Marriage and family life can quickly drown out the memories of isolation and loneliness of when we were single. In fact, there may be days when you long for just five minutes alone and quiet. But what you may consider commonplace as a “day in the (maybe crazy) life” of your family, may be something a college-age person longs for. Connections with family life are a great experience during these years, either because they’re missed, or never experienced in the first place. Here are a few practical ways to invite college-age people into the semi-normal pace of family life:
- Around Your Table – You may think you’re simply inviting someone into the chaos of spilled milk and burnt lasagna, but shared meals actually accomplish far more than meets the eye. Many of our most formative and transformative conversations happen over food and around a shared table. Meals affect us, and connect us—physically, emotionally, even spiritually. Jesus could’ve spent His last night on earth doing a mass revival that would reach millions. But he didn’t. He spent it sharing a meal with 12 friends. Clearly, there’s something powerful about “breaking bread” together. More times than not, college-agers are grabbing a Pop-Tart for the road, or eating a microwave meal alone on their couch. So, what can seem commonplace to you (being with family, holding hands and saying grace, interruptions of a 3-year-old burping), can often be incredibly life-giving to them.
- To An Event – Birthday parties, lacrosse games, 4th of July picnic, movie night . . . these are all great opportunities to invite a college-age person into your family’s life. It can be as simple as a text saying, “Grillin-out in backyard. Doors open if you want.” Or “Leaving for church at 9. Feel free to ride with us.” The worst they can say is “No, thanks,” but I think you’ll be surprised at how often they’ll say “Yes,” and how meaningful such times can be.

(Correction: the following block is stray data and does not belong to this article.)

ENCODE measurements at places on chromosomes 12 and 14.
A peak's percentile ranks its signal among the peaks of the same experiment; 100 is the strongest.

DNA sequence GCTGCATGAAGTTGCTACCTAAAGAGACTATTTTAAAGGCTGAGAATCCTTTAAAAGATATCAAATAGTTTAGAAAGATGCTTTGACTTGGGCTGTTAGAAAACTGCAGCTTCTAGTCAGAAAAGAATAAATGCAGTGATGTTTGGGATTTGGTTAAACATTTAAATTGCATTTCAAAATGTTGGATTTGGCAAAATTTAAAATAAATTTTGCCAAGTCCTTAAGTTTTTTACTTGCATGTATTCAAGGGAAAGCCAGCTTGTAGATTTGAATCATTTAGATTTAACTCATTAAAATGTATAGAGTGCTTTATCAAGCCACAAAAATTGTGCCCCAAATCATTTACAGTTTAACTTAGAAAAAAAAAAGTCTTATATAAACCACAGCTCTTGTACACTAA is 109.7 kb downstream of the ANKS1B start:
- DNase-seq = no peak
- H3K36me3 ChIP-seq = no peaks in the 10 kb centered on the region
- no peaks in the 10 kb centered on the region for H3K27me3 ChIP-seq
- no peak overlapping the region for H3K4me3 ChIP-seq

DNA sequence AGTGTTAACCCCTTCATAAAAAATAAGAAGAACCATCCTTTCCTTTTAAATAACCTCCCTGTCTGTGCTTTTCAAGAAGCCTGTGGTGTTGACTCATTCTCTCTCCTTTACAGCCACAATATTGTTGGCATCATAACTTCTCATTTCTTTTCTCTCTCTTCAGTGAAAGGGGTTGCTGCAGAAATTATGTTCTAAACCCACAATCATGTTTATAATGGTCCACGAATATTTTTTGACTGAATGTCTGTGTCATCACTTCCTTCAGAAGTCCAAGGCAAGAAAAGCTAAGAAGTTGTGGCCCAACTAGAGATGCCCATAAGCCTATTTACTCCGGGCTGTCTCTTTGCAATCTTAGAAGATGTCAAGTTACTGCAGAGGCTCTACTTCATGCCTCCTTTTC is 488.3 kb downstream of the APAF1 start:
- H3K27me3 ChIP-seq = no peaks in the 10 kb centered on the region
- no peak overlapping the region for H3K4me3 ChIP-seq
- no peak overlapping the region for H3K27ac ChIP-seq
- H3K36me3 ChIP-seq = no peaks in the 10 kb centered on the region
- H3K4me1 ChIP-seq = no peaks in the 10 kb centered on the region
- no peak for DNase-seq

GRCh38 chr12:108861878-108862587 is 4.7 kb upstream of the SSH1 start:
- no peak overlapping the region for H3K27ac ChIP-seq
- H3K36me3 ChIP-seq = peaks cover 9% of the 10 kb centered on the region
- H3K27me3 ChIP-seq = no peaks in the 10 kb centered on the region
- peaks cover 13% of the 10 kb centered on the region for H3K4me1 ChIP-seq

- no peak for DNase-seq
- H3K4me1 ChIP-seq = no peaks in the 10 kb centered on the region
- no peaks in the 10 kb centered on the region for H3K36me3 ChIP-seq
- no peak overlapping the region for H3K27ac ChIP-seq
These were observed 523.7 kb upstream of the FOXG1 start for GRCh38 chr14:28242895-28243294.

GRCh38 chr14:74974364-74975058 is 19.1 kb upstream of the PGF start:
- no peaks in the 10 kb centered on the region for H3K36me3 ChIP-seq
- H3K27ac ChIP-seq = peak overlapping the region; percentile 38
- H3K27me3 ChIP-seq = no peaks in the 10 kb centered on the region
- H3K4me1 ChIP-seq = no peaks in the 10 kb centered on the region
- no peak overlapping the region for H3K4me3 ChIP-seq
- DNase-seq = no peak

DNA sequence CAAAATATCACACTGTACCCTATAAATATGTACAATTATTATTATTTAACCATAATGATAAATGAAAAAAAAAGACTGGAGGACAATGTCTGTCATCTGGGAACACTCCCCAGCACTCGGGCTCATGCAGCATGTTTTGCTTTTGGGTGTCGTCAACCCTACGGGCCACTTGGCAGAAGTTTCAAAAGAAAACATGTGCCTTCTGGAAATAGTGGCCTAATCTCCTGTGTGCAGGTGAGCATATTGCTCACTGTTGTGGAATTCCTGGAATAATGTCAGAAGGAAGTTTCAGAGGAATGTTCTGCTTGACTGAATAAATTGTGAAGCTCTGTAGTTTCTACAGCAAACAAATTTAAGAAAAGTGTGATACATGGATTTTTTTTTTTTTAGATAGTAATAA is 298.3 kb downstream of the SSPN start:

- Into Your Life – All too often we mentor someone in a set place, for a set amount of time, dialoguing about a set topic (or book, or sermon series), all the while missing the teachable space of our lives. To be a good mentor is to be a whole person, not just an answer-man or a woman who tells you Bible verses at Starbucks every Monday. Let those you’re mentoring in to the things you’re wrestling with at work right now, or with God, or with a family member’s health, or parenting. These are your rhythms. Your realities. Your domains of learning to worship and see God in these places. And they have the potential to teach for more than we realize sometimes.
What do all these ideas have in common? A simple invitation. There’s nothing elaborate. Nothing ornate. Just a simple “ask” to be part of the normal everyday rhythms of your life and the ability to open up your heart, your home and your schedule to someone.